How substantial should an extracurricular be to be impressive for t20 schools?
I'm a sophomore currently, and I have a writing "peak". I'm currently creating a podcast, writing a children's book with a friend, putting together a poetry chapbook to send to publishers, and doing a few other ec's with my writing such as being a part of a few literary magazines (co-EIC, poetry editor, writer, etc.) and starting a poetry club+lit mag at my school. I've also been working with an advisor of mine to create a pre-professional program in my district for hs students who are writers, artists, filmmakers, and etc. that want a career in the arts. there really just aren't many career opportunities in my district except for those in STEM, so we're hoping this changes that. Anyways, how substantial should these projects and extracurriculars be for t20 admissions? First and foremost though, I want to make sure I'm creating an actual impact in my community with these projects, so what are ways that I can do that with the extracurriculars listed above?
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@PerryG gave a great response about quantifying your ECs as much as possible. Have you heard of the tiers of extracurriculars? They're much more granular in our chancing engine, but this post gives a more general breakdown: https://blog.collegevine.com/breaking-down-the-4-tiers-of-extracurricular-activities/. Generally, for top 20 schools, you want to have a couple tier 2 activities, and maybe even tier 1.
As for impact on the community, think about needs in your community and how your projects can address them. Is there a literacy problem in low-income communities? A lack of access to reading resources? A lack of writing ability and training? These seem like a couple needs that could be relevant to your projects.
Hope this helps, and best of luck!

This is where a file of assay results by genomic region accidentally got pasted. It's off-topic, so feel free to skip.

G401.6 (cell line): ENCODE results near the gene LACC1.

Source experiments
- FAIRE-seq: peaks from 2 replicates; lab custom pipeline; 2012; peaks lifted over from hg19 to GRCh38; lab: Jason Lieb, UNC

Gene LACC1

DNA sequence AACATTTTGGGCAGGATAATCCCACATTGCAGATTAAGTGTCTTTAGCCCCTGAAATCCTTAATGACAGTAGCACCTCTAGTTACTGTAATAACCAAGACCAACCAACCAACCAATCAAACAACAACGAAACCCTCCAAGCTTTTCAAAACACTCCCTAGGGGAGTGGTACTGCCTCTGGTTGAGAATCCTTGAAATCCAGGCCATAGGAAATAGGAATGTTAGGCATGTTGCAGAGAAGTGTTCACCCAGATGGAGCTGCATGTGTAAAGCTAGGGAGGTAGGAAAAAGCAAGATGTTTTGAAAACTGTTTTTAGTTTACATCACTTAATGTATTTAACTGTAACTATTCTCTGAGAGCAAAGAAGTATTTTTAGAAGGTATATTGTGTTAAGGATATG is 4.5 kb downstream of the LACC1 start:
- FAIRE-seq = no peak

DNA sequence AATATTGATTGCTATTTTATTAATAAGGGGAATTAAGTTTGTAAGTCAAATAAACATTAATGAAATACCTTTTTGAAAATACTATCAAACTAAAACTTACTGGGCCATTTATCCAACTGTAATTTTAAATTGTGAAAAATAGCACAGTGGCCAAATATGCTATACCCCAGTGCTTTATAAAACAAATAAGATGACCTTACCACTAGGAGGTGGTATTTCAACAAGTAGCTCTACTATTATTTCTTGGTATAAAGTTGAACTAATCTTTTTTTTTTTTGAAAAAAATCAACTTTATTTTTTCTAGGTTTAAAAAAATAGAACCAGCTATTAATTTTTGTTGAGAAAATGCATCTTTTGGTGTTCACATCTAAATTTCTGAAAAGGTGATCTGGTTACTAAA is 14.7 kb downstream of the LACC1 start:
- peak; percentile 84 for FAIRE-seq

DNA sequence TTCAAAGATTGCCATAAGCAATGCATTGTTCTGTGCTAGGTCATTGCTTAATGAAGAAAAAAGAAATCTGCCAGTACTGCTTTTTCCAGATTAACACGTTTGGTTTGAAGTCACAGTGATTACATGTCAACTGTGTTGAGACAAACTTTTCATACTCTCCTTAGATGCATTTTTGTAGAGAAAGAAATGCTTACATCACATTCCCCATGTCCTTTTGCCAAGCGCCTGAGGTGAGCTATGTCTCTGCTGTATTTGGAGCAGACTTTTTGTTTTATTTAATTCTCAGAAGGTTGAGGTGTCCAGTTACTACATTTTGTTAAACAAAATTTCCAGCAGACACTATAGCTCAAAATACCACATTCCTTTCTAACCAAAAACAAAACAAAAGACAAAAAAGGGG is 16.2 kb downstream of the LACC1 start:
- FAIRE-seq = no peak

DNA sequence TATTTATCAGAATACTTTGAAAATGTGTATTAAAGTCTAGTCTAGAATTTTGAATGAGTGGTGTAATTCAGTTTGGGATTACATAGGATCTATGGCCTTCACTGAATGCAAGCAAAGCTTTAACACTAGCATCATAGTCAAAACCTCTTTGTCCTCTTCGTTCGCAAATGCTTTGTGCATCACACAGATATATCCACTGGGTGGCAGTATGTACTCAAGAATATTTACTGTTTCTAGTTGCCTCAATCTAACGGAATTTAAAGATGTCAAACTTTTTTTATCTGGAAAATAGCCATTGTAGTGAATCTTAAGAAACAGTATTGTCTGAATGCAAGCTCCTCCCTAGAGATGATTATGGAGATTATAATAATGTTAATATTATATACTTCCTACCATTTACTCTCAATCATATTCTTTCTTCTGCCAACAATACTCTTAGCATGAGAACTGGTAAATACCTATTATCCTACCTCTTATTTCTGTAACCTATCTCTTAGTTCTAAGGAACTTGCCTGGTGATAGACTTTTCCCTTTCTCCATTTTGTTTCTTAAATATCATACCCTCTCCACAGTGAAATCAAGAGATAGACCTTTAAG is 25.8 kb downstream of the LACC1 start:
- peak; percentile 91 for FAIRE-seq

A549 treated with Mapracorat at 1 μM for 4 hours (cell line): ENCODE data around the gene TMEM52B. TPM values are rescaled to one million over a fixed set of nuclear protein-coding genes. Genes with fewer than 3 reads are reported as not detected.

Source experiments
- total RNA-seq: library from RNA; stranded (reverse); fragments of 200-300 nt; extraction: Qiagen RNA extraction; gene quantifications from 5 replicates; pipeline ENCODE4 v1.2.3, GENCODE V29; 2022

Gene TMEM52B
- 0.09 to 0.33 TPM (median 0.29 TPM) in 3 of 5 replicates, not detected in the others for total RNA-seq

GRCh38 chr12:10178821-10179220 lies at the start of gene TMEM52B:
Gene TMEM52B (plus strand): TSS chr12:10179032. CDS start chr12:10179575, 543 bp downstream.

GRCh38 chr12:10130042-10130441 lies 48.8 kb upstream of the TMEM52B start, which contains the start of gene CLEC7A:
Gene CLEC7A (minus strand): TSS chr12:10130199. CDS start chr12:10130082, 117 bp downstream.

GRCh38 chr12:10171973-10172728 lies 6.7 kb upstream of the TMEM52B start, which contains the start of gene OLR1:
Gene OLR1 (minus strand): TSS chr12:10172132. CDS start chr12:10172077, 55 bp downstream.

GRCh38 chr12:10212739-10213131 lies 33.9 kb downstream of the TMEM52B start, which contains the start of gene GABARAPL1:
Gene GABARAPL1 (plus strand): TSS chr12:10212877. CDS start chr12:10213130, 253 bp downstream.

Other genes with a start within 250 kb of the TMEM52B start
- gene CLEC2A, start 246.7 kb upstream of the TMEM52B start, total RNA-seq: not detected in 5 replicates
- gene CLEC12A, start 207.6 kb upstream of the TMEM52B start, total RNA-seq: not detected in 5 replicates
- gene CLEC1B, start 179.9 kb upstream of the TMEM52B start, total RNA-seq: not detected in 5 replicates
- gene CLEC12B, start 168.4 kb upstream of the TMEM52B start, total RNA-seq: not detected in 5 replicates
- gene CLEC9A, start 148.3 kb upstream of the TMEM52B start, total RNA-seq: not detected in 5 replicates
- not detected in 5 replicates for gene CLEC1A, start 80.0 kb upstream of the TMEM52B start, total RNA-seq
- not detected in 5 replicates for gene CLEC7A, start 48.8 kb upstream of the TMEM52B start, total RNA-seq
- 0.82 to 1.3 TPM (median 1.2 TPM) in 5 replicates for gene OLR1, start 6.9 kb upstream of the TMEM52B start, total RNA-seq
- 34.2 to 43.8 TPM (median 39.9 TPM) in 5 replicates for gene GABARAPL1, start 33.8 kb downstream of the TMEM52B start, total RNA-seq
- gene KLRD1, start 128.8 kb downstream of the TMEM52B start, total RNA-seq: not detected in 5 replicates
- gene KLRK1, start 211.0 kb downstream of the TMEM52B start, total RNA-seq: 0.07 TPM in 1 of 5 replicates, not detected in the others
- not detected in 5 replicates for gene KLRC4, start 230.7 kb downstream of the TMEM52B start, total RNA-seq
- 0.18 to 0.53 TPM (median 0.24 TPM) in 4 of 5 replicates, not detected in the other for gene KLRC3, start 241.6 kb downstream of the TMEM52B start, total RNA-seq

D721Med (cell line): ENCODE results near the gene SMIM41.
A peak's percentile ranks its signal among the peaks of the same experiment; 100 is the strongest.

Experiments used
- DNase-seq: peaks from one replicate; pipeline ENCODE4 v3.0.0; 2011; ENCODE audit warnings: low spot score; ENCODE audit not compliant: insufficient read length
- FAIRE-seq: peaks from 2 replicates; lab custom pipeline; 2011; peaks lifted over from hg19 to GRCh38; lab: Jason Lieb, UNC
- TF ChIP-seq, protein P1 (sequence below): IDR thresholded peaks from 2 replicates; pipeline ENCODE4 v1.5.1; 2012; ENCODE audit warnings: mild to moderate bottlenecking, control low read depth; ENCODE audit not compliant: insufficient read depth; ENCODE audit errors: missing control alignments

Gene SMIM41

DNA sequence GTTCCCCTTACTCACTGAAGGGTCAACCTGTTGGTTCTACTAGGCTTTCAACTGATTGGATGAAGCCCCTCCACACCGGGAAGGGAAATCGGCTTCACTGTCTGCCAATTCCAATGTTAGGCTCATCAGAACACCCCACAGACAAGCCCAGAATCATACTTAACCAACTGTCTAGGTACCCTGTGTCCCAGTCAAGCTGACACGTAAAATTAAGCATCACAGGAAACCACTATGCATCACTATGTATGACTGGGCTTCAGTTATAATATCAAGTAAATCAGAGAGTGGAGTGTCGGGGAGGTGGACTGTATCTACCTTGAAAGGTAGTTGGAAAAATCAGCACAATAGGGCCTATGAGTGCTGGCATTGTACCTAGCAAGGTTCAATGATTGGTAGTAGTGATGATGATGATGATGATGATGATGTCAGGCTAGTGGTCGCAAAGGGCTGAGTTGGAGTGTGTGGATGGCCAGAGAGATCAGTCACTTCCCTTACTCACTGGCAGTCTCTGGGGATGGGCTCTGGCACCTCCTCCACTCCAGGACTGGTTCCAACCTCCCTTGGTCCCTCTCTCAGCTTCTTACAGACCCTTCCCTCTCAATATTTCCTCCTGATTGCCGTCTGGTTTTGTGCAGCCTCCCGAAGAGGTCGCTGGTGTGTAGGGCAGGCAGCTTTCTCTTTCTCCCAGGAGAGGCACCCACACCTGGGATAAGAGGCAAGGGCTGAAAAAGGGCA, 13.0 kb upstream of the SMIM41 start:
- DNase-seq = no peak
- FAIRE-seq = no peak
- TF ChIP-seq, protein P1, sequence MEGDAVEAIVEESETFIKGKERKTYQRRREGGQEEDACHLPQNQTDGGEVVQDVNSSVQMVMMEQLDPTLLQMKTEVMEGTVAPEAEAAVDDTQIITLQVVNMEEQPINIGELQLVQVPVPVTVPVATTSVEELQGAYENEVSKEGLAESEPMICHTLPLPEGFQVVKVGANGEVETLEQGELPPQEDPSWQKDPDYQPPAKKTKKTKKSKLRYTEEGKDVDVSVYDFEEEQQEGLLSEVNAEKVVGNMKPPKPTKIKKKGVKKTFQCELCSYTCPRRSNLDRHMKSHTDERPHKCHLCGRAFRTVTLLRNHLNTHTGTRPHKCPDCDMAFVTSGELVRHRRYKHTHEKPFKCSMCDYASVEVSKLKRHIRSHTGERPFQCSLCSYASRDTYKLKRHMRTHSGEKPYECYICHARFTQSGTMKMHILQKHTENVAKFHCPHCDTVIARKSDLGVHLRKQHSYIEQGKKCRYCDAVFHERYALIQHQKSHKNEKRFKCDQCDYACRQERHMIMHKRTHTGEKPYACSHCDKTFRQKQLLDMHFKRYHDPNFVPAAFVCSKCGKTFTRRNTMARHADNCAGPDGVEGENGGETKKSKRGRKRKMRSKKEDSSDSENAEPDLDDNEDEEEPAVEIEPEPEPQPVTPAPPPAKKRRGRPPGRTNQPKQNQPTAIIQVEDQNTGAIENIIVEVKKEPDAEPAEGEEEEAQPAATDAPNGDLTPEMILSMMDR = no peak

I think no matter what your extracurricular activity is, quantifying your impact is the way you can demonstrate your EC's worthiness of consideration. Instead of just listing your activity and your role, focus on what you contributed to others or your recognition of greatness. What does that look like? STEM students have a unique position because there are many competition-based EC's that offer opportunities to win or place highly in State/National/International levels (think ISEF science fair). I could understand why you may feel its harder as a communication/writing spike, as gaining recognition is incredibly rare and difficult. Instead, I would try to demonstrate impact by highlighting how many people you "reached." If you are focusing on communication and the arts, isn't the number of people who willingly want to listen to what you have to say a good measure of how good your content is? In your case, you should try to quantify how many people have listened/subscribed to your podcast, you should quantify how many people participate in your club, quantify how many books you have sold (if it is successfully published). And people heavily underrate how important a large impact on your local community is; people always focus on a small accomplishment on a national level instead of directly changing the lives of people in your immediate reach. If you can organize a reading club at your local library for kids to instill an early appreciation for literature and have 25 kids show up regularly, then that is a pretty big impact that looks really good and is really important for your community. You have to be creative and make the opportunities for yourself, commit yourself to create really interesting and needed content, and document how many people you have "reached." In the practical sense, your impact on a community is much more important for society than you winning a certificate or trophy, and I think colleges are now catching on.